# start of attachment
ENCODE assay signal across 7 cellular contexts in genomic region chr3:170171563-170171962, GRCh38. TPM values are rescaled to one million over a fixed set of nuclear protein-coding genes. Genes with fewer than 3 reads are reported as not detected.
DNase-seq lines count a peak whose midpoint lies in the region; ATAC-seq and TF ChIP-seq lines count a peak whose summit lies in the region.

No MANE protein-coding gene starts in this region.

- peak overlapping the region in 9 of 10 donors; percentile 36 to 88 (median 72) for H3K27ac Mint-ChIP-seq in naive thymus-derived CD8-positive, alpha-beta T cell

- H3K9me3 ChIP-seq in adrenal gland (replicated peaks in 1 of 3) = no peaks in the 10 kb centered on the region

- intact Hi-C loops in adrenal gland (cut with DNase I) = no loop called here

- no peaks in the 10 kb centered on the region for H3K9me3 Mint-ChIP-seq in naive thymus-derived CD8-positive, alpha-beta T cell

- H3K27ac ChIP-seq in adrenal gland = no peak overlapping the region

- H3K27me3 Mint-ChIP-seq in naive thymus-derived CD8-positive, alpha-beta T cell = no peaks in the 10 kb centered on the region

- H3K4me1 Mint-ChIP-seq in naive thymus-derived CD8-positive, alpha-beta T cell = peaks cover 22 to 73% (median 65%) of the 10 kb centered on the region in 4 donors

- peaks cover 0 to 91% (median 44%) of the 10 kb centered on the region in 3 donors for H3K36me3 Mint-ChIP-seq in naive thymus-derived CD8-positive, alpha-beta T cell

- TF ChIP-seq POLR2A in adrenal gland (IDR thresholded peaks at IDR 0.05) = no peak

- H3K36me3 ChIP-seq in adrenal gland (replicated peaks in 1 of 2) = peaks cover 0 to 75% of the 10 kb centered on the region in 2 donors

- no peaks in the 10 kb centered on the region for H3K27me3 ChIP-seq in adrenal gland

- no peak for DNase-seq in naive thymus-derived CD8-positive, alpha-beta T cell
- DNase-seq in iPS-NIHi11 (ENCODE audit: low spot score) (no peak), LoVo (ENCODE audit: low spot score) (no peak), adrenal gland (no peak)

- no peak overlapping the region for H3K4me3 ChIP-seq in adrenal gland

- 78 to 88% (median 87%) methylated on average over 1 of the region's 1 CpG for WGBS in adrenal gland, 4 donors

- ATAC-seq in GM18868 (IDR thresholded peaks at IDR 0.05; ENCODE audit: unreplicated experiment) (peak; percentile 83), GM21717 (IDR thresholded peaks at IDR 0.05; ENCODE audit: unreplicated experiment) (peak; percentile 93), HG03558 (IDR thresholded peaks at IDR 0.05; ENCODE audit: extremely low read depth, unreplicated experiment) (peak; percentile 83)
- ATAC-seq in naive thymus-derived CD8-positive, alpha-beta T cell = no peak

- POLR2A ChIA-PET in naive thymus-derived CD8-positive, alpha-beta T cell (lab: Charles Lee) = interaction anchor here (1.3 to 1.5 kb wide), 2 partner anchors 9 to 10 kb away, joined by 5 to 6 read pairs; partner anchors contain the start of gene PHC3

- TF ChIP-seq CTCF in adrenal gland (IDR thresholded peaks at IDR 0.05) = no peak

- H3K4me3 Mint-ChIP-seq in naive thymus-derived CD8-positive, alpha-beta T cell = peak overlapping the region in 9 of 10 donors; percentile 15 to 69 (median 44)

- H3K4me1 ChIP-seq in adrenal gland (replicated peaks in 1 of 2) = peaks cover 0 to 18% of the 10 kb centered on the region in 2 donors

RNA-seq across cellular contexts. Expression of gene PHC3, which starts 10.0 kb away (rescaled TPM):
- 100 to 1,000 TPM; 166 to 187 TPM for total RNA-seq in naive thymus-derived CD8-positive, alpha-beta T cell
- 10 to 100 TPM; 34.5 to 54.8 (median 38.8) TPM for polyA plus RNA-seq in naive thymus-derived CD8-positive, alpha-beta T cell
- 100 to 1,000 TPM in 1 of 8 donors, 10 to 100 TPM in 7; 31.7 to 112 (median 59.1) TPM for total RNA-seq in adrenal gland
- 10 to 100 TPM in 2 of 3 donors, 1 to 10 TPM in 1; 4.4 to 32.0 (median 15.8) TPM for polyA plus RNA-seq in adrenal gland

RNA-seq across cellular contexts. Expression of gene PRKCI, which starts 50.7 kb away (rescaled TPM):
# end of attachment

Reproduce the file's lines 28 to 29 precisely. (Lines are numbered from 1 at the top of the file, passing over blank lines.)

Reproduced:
- 100 to 1,000 TPM in 1 of 8 donors, 10 to 100 TPM in 7; 31.7 to 112 (median 59.1) TPM for total RNA-seq in adrenal gland
- 10 to 100 TPM in 2 of 3 donors, 1 to 10 TPM in 1; 4.4 to 32.0 (median 15.8) TPM for polyA plus RNA-seq in adrenal gland